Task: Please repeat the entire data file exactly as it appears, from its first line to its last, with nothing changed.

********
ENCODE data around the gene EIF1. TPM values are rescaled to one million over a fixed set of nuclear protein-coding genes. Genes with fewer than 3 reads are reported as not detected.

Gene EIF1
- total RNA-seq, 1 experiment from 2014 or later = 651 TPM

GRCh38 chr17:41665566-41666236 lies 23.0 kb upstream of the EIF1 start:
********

ENCODE data around the gene EIF1. TPM values are rescaled to one million over a fixed set of nuclear protein-coding genes. Genes with fewer than 3 reads are reported as not detected.

Gene EIF1
- total RNA-seq, 1 experiment from 2014 or later = 651 TPM

GRCh38 chr17:41665566-41666236 lies 23.0 kb upstream of the EIF1 start: